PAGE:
Subject: EU extends arms embargo against Indonesia

Also: AGE: Warning on Jakarta arms trade

European parliament extends arms embargo against Indonesia

STRASBOURG, Dec 16 (AFP) - The European Parliament voted Thursday to prolong the EU arms embargo against Indonesia and its suspension of bilateral military cooperation.

A statement from parliament said that to have done otherwise would have sent a signal to the Indonesian army that they had been rehabilitated and would have legitimised the repression they continued to exercise.

The European Union declared the embargo on September 16 after the killings in East Timor that followed the region's overwhelming vote for independence from Indonesia in an August 30 UN-organised ballot.

Armed pro-Indonesian militia launched a campaign of terror following the September 4 announcement of the result.

The EU embargo had been due to expire on January 17, 2000.

Parliament also called on the new Indonesian government to seek a peaceful solution to the separatist movement in Aceh province, where two civilians were killed and two wounded in fresh violence Thursday.

Aceh, a resource-rich region on the northern tip of Sumatra, has been wracked by violence between Indonesian troops and guerillas battling for an independent Islamic state. At least 300 people have died this year.

The Age 15 December 1999 Warning on Jakarta arms trade By PAUL DALEY FOREIGN AFFAIRS CORRESPONDENT CANBERRA Continued European bans on arms sales will seriously hamper Indonesia's "internal repression" but could prompt Jakarta to forge new military relationships with China and Russia, a top-secret Australian intelligence paper reveals.

 The secret assessment, obtained by The Age, predicts that continued sanctions by the European Union would seriously impede major Indonesian technical defence upgrades and have a "further debilitating impact" on the operational abilities of the Indonesian military (TNI).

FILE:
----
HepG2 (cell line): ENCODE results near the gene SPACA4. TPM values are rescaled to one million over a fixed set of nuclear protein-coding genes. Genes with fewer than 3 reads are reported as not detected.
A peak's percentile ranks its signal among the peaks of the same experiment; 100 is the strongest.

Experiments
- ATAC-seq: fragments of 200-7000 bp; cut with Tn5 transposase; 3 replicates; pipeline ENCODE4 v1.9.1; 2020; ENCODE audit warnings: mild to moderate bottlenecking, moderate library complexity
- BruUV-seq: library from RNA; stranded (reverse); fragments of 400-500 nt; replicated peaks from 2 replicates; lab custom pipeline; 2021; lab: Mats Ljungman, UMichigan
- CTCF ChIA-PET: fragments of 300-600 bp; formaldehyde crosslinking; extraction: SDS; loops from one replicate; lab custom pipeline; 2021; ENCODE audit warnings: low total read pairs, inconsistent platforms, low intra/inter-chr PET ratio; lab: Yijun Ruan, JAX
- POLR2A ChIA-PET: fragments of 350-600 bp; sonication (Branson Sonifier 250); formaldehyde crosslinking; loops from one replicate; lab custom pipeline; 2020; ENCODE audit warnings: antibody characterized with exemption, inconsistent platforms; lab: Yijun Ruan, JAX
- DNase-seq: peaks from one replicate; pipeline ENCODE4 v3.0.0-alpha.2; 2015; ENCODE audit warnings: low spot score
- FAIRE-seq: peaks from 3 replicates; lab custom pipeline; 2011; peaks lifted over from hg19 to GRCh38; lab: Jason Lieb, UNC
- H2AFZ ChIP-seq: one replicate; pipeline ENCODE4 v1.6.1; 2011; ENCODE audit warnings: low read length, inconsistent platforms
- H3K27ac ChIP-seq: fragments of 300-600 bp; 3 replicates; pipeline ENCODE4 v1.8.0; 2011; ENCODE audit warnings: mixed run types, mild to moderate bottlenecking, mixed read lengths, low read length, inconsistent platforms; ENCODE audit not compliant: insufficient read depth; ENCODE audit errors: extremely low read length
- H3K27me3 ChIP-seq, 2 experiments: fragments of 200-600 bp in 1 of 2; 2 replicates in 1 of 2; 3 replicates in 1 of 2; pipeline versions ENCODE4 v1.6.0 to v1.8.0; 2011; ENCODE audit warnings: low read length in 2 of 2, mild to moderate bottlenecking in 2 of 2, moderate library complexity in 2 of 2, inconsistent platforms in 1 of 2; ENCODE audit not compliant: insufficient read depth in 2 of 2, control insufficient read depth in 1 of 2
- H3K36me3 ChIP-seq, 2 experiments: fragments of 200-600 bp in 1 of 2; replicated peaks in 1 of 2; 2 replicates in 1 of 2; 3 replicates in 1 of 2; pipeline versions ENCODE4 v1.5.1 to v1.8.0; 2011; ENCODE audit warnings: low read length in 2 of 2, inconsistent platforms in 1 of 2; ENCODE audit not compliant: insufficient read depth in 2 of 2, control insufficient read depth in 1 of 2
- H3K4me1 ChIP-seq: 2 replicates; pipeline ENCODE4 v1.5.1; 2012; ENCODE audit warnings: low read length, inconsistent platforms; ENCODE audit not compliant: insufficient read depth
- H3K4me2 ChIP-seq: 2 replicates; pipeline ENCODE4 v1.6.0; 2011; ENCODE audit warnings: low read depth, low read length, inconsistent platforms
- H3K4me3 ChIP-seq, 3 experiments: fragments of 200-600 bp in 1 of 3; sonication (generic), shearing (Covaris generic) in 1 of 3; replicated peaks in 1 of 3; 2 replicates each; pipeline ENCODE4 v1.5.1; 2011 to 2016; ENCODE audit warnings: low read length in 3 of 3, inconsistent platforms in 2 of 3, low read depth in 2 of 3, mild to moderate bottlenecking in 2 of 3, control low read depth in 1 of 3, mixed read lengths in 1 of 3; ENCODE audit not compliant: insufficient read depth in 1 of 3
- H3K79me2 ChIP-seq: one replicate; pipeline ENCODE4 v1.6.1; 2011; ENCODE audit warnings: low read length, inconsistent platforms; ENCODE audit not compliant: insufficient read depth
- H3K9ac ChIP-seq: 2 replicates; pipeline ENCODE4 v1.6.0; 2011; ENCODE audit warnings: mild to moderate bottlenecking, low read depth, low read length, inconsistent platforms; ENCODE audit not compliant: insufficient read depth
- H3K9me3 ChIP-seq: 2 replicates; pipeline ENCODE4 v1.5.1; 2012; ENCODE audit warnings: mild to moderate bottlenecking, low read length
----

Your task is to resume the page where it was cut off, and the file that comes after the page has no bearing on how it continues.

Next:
The assessment, prepared by the Defence Intelligence Organisation and marked AUSTEO (Australian Eyes Only), points out that a number of EU countries reluctantly agreed to the ban.

 This raised the prospect that Europe would once again arm TNI ahead of expected internal conflicts in the Indonesian provinces of Aceh, Ambon and Irian Jaya. 

Defence, intelligence and diplomatic sources say the very existence of the document shows it is imperative that the EU, which imposed a four-month arms embargo on Indonesia in September, continues the ban when it is reconsidered on 17January. 

The document makes it clear that some EU members will put financial gain ahead of human rights, saying some countries "only gave lukewarm support to the embargo and insisted on the inclusion of the four-month sunset clause". The EU embargo covers the export of arms and munitions as well as equipment that could be used for internal repression in Aceh, Irian Jaya and Ambon. It affected the planned sale of nine Hawk aircraft to Indonesia by Britain, which had previously delivered about 40 of the planes to the Indonesian military. 

The British Prime Minister, Mr Tony Blair, and his Foreign Secretary, Mr Robin Cook, were embarrassed earlier this year with the revelation that Indonesia had used four of the jets (despite assurances to the contrary) in East Timor. 

The Defence Intelligence Organisation document says an extended EU embargo is likely to affect major Indonesian defence acquisitions, including a Netherlands-provided signal system for Indonesia's 57-metre patrol boats, up to 70 special armored personnel carriers and 18 reconnaissance vehicles from the French, and possibly a consignment of 105mm light guns from Britain. Extension of the ban would impact most heavily on the operational side of TNI and its ability to oversee internal repression. 

"The arms embargo, particularly if extended, may compel Indonesia to look to more `dependable' states such as China and Russia for military equipment," the assessment says. Diplomatic sources said that while the Prime Minister, Mr John Howard, had no intention of reversing the decision to downgrade Australian defence ties with Indonesia, Australia would not officially lobby EU countries to extend their arms embargo.


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